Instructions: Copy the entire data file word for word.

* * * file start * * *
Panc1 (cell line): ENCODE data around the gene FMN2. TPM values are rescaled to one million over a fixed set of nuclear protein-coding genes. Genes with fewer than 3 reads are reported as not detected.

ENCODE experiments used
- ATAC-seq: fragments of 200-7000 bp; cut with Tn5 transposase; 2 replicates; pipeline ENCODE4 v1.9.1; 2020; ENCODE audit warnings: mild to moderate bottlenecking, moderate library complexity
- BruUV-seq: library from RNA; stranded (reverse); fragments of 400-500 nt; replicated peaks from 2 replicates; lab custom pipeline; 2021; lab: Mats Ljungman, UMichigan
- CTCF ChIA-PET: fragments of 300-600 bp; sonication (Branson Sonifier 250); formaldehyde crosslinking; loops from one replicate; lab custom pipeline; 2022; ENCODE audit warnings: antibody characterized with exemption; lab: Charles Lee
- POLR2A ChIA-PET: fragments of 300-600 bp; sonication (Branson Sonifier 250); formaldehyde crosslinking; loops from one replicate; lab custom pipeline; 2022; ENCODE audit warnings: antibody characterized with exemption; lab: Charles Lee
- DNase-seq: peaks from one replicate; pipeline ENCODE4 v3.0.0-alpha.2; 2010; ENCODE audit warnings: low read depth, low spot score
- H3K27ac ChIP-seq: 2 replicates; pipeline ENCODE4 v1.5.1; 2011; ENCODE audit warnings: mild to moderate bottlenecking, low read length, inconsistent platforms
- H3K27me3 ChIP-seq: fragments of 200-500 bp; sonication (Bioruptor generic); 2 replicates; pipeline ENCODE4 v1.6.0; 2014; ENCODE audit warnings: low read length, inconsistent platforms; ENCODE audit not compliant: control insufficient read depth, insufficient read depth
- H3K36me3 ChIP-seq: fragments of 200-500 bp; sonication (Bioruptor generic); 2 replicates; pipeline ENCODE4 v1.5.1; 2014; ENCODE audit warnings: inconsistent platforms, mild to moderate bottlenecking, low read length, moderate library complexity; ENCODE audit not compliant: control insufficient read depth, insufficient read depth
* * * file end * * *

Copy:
Panc1 (cell line): ENCODE data around the gene FMN2. TPM values are rescaled to one million over a fixed set of nuclear protein-coding genes. Genes with fewer than 3 reads are reported as not detected.

ENCODE experiments used
- ATAC-seq: fragments of 200-7000 bp; cut with Tn5 transposase; 2 replicates; pipeline ENCODE4 v1.9.1; 2020; ENCODE audit warnings: mild to moderate bottlenecking, moderate library complexity
- BruUV-seq: library from RNA; stranded (reverse); fragments of 400-500 nt; replicated peaks from 2 replicates; lab custom pipeline; 2021; lab: Mats Ljungman, UMichigan
- CTCF ChIA-PET: fragments of 300-600 bp; sonication (Branson Sonifier 250); formaldehyde crosslinking; loops from one replicate; lab custom pipeline; 2022; ENCODE audit warnings: antibody characterized with exemption; lab: Charles Lee
- POLR2A ChIA-PET: fragments of 300-600 bp; sonication (Branson Sonifier 250); formaldehyde crosslinking; loops from one replicate; lab custom pipeline; 2022; ENCODE audit warnings: antibody characterized with exemption; lab: Charles Lee
- DNase-seq: peaks from one replicate; pipeline ENCODE4 v3.0.0-alpha.2; 2010; ENCODE audit warnings: low read depth, low spot score
- H3K27ac ChIP-seq: 2 replicates; pipeline ENCODE4 v1.5.1; 2011; ENCODE audit warnings: mild to moderate bottlenecking, low read length, inconsistent platforms
- H3K27me3 ChIP-seq: fragments of 200-500 bp; sonication (Bioruptor generic); 2 replicates; pipeline ENCODE4 v1.6.0; 2014; ENCODE audit warnings: low read length, inconsistent platforms; ENCODE audit not compliant: control insufficient read depth, insufficient read depth
- H3K36me3 ChIP-seq: fragments of 200-500 bp; sonication (Bioruptor generic); 2 replicates; pipeline ENCODE4 v1.5.1; 2014; ENCODE audit warnings: inconsistent platforms, mild to moderate bottlenecking, low read length, moderate library complexity; ENCODE audit not compliant: control insufficient read depth, insufficient read depth